WFU Nanotechnology Center wins share of $5 million DOD grant
By Jacob McConnico
March 15, 2006
The Wake Forest University Center for Nanotechnology and Molecular Materials is part of a research team selected to receive a $5 million Multidisciplinary University Research Initiative (MURI) program grant from the Department of Defense to develop new negative index of refraction materials that have potential for a range of uses in military and civilian life.
The five-year grant teams researchers from Wake Forest's nanotechnology center with Kent State University researchers in an effort to develop these new "negative index" or "left-handed" materials. The new and unusual materials show promise for use in high-performance aircraft. Researchers anticipate that negative index materials will improve surveillance and communications capabilities, improving connectivity between air and land in the battle space.
"With our early work in negative index materials, Wake Forest was already among the first universities in the field," said David Carroll, director of Wake Forest's nanotechnology center. "This grant will provide us the competitive edge to clearly establish our credentials as a leader in artificially structured metamaterials, with implications in biomedical technology, alternative energy technologies like solar cells and fuel cells, along with military technologies."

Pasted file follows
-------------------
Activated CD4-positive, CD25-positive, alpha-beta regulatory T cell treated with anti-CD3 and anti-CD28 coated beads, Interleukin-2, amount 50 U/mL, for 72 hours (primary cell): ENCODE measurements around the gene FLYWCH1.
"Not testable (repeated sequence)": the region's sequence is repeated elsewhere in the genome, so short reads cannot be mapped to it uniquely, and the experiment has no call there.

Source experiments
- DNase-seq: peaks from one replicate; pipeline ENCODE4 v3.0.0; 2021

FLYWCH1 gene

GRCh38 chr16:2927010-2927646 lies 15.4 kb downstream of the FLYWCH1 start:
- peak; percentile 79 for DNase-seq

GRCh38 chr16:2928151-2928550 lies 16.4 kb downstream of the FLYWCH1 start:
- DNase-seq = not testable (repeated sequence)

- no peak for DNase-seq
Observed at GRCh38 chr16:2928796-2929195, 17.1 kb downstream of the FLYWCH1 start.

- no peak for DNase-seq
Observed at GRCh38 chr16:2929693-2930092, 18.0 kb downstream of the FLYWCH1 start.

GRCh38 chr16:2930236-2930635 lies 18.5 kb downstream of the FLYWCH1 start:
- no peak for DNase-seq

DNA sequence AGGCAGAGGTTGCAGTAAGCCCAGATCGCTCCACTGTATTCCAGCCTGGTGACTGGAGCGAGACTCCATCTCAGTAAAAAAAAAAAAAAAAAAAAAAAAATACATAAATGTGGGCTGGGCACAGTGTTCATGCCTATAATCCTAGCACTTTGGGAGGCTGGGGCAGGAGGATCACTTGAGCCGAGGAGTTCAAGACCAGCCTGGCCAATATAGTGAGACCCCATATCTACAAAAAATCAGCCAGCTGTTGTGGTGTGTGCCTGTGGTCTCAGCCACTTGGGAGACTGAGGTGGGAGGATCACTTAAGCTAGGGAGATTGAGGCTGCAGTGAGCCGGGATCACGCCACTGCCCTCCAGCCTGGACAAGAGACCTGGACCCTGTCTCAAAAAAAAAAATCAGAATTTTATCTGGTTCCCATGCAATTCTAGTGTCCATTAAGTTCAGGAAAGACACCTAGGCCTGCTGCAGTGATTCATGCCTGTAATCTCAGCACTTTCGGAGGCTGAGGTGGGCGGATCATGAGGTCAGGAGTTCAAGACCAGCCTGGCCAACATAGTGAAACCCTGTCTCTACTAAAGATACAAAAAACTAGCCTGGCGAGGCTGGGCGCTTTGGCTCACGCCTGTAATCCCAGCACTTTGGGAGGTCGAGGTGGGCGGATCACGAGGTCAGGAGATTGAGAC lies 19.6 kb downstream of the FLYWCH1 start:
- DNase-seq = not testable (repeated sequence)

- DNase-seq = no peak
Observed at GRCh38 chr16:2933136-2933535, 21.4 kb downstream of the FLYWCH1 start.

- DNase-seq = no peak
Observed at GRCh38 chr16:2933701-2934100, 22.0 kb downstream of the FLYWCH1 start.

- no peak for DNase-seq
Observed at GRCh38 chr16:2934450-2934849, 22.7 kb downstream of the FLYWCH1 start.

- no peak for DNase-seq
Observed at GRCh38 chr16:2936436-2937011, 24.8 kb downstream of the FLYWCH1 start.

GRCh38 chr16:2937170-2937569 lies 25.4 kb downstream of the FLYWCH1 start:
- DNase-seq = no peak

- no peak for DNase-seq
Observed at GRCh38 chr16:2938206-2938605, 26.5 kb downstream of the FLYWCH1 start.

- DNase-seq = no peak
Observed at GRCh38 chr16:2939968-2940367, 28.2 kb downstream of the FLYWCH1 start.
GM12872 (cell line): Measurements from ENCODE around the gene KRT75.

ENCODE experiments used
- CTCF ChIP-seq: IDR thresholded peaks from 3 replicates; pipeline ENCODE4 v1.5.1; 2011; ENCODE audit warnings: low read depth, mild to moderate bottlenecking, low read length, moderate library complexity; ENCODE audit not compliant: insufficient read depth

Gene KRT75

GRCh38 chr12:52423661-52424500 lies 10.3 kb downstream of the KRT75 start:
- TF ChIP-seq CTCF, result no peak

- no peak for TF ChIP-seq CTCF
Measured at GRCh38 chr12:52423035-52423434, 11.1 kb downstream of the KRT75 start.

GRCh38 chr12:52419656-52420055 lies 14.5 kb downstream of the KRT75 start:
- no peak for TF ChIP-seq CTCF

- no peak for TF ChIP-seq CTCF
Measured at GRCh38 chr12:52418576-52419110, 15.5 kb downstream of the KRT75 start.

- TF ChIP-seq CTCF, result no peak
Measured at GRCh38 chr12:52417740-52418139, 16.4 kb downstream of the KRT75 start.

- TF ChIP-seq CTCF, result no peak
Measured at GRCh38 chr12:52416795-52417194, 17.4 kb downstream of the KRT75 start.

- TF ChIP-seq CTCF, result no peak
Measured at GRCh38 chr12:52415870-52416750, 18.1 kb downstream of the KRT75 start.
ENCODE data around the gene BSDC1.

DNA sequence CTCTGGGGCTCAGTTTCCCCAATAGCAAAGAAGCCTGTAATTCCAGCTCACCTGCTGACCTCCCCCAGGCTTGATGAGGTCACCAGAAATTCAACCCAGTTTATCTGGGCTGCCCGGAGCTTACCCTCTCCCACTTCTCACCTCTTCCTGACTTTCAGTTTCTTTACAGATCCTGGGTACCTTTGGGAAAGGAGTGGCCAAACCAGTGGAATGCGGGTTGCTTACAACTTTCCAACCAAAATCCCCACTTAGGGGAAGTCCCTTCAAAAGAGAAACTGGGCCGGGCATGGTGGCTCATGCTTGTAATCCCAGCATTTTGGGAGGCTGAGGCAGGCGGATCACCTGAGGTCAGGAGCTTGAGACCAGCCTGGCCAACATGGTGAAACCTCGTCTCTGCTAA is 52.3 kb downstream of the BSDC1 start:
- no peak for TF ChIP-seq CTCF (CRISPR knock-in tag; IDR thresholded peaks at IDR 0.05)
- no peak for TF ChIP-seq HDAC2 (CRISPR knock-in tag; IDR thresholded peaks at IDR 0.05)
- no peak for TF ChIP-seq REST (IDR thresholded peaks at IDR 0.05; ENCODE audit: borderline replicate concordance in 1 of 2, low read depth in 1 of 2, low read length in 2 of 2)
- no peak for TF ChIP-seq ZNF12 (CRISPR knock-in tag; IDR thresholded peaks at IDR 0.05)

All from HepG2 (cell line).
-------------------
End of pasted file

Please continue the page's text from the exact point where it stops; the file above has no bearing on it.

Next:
Negative index materials bend light in the opposite direction from normal optical
materials like glass. These properties are built into the materials using nano-engineering, or the ability to tailor materials at length scales one millionth the width of a human hair.
Although these negative index materials were originally demonstrated at the University of California at San Diego using microwaves, researchers at Wake Forest were among the first to begin extending these materials into the infrared, where much of today's modern telecommunications equipment functions.
These negative index materials offer a wide variety of applications, such as flat, apertureless lenses, "perfect" lenses with sub-wavelength resolution, novel antennas, new beam steering devices, sensor protection strategies, novel band gap materials and high density optical storage.